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Nano-Structured Multi-Mode Detectors

Award Information
Agency: Department of Defense
Branch: Air Force
Contract: FA9550-10-C-0076
Agency Tracking Number: F09B-T37-0003
Amount: $100,000.00
Phase: Phase I
Program: STTR
Solicitation Topic Code: AF09-BT37
Solicitation Number: 2009.B
Solicitation Year: 2009
Award Year: 2010
Award Start Date (Proposal Award Date): 2010-05-01
Award End Date (Contract End Date): 2011-01-31
Small Business Information
11601 Regency Dr
Potomac, MD 20854
United States
DUNS: 829291629
HUBZone Owned: No
Woman Owned: No
Socially and Economically Disadvantaged: No
Principal Investigator
 Georo Boishin
 Research Scientist
 (301) 760-8167
Business Contact
 Babak Nikoobakht
Title: President
Phone: (301) 760-8167
Research Institution
 University of Maryland
 John T Fourkas
0107 Chemistry Building Dept. of Chemistry,Rm. 2341
Colleg Park, MD 20742
United States

 (301) 405-7996
 Nonprofit College or University

We will develop a new infrared (IR) radiation sensor technology, which will allow the development of arrays of a new class of multi-mode thermal microbolometer detector. This technology will allow radiation detection from the near-IR to long-wave IR, a capability that is absent in competing detectors. Amorphous silicon and vanadium dioxide has been the dominant materials used for infrared light detection since the 1980s, mainly because of their desirable temperature coefficient of resistance. The disadvantages of such detectors are insensitivity to the spectral content and poor absorption of the incident radiation. This project will use combination of a nanomaterial and amorphous silicon as a new type of infrared sensing layer which can be integrated into silicon thermal detectors and is expected to overcome the limitations above. The outstanding advantages of the proposed detection technology are wavelength tunability, narrow spectral bandwidth and high sensitivity of the new detection layer technology. The proposed sensing layer is integrable to large arrays of microbolometers using conventional fabrication methods and is expected to lead to the manufacturing of multi-color IR detectors with a significantly reduced cost. BENEFIT: Uncooled IR detection and imaging technologies are leading to a booming market in low-cost small size thermal imaging devices with military and civil applications such as night vision, reconnaissance, mine detection, fire fighting, health, pollution monitoring, security, law enforcement, high-power electricity line monitoring, motor vehicle and space exploration. Currently, microbolometer detectors are mainly available in the long-wave IR (LWIR) and only capable of single-color IR sensing. The other available technologies are even more expensive with a very limited capability to penetrate to the potential markets. The proposed technology will allow production of a new generation of microbolometer detectors that are tunable from Near-IR to LWIR and can detect different IR wavelengths simultaneously. The impact of realization of the proposed technology is comparable to the impact of going from black & white to color cameras. The strengths of this technology in the market will be its low cost and compatibility with CMOS technology, integrability to a whole host of electronic and mechanical devices and multi- spectral sensing.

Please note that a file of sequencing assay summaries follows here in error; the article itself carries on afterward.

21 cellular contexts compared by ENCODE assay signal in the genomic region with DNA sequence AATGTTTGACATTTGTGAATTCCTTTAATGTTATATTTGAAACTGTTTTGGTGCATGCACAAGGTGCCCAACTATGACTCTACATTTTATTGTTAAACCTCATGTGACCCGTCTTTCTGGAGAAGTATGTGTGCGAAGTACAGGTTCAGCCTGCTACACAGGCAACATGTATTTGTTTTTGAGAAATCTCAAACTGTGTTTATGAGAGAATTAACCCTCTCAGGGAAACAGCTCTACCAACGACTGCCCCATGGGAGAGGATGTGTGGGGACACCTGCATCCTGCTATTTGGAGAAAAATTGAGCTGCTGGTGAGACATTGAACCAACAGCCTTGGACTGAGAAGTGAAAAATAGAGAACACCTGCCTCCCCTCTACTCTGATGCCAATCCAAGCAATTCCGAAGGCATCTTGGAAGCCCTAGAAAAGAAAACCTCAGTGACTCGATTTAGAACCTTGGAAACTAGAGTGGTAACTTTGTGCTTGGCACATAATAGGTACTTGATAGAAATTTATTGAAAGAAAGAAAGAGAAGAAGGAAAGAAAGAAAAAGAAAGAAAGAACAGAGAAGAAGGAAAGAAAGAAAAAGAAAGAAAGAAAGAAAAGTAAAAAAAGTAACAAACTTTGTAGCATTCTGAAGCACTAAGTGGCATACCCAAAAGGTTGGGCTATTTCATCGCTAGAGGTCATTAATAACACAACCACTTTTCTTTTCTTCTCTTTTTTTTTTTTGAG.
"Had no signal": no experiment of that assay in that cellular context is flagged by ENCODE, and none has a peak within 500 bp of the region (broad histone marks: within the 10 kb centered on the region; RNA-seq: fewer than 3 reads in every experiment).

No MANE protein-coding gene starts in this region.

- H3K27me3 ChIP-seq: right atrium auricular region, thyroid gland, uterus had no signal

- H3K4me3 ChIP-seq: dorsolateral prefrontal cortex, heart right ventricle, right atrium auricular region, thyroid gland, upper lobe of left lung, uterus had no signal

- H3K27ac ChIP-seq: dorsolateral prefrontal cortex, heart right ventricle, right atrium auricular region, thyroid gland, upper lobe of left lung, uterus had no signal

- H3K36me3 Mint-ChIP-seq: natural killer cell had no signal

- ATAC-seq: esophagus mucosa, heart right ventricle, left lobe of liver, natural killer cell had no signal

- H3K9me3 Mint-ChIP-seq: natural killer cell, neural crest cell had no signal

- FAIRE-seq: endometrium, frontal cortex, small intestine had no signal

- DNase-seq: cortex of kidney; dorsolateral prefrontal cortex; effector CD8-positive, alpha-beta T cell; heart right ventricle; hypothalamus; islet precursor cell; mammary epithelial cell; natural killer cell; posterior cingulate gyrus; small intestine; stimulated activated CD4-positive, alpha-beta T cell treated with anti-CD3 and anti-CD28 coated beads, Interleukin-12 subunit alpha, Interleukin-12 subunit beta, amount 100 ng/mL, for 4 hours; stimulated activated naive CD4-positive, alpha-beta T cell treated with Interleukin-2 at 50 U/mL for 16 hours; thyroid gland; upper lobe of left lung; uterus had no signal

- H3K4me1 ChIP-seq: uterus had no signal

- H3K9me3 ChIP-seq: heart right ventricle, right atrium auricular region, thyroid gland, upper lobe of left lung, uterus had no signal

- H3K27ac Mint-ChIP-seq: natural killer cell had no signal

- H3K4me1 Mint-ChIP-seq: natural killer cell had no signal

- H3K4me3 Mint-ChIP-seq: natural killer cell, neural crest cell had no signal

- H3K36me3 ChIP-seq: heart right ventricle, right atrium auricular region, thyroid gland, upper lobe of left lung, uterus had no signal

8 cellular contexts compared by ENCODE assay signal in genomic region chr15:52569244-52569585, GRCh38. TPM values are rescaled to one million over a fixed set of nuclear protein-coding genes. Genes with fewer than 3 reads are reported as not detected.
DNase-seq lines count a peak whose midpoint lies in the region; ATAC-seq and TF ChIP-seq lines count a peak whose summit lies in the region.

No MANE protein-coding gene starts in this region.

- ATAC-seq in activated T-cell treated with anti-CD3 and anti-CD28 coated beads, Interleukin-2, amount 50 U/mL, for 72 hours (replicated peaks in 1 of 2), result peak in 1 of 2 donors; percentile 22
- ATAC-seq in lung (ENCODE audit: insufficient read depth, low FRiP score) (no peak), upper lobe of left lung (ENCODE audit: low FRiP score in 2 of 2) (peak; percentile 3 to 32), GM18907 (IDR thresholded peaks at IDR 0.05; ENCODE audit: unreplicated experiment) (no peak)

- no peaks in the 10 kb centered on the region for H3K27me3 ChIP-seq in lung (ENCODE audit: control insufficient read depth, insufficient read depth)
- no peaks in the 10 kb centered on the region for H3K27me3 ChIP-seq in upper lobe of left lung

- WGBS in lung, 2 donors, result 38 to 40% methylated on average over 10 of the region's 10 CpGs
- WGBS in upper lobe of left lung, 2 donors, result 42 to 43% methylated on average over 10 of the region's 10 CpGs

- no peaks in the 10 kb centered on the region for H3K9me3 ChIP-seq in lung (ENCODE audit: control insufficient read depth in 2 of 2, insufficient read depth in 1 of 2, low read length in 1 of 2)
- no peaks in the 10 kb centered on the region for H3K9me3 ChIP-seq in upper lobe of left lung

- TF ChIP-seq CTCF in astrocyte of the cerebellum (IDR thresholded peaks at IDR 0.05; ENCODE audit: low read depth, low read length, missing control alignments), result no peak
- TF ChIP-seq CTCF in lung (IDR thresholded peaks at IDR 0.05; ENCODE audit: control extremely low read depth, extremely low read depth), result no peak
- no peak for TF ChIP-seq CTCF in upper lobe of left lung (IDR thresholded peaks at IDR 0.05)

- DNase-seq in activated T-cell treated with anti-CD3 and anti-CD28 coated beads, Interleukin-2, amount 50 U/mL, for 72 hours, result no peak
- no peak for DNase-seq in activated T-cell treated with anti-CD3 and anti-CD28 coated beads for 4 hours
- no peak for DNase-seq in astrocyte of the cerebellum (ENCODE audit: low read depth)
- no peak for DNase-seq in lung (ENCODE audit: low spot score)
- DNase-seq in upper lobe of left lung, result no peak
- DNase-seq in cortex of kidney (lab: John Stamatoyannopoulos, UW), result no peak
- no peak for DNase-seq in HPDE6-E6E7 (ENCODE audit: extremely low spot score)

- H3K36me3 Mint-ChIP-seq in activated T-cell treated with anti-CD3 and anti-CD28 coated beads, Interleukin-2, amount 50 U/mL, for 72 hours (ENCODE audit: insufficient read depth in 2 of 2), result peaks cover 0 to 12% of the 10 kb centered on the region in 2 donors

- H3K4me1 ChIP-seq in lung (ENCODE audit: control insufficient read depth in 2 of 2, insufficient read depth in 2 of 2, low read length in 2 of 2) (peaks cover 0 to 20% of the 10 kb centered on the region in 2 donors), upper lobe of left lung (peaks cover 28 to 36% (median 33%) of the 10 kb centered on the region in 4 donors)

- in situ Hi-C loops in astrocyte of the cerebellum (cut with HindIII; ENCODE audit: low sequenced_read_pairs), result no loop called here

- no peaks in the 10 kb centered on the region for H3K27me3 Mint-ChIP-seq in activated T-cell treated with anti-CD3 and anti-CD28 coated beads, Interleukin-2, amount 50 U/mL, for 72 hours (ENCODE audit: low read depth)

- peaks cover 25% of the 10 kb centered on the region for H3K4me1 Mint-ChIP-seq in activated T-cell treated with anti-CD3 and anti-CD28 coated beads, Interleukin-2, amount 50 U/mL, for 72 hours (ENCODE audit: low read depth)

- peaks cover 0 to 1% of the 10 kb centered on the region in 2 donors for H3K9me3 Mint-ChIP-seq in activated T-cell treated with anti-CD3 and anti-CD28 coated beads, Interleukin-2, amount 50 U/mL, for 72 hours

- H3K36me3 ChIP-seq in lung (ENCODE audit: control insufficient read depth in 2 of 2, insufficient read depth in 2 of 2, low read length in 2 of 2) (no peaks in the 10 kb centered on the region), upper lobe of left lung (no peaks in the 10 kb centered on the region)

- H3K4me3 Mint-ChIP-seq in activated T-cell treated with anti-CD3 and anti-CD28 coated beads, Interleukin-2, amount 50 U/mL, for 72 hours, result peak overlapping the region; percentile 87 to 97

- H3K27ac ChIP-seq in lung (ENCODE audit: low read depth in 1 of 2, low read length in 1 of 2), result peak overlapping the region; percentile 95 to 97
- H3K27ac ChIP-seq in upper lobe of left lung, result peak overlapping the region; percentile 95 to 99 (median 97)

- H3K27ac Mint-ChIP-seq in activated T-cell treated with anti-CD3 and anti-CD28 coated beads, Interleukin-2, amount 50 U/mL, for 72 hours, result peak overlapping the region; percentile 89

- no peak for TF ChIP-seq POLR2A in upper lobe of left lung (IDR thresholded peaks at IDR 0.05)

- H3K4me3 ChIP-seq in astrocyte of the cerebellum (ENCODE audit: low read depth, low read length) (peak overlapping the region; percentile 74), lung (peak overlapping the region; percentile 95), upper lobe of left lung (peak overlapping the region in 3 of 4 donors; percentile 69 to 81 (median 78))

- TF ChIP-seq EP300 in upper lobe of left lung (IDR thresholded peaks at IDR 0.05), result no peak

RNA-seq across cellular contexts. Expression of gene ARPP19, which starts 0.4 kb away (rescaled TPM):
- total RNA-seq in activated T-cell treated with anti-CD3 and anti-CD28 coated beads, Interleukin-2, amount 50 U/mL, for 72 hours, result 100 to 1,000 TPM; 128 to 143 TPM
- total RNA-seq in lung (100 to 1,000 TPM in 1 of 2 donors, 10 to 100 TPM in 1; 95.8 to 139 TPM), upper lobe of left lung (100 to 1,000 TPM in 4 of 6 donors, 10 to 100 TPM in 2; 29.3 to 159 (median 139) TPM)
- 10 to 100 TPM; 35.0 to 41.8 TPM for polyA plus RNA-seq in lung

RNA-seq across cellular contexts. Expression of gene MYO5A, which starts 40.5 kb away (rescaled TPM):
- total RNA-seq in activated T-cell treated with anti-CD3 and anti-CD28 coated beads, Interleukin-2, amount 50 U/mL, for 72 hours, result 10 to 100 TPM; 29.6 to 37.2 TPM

* Information listed above is at the time of submission. *

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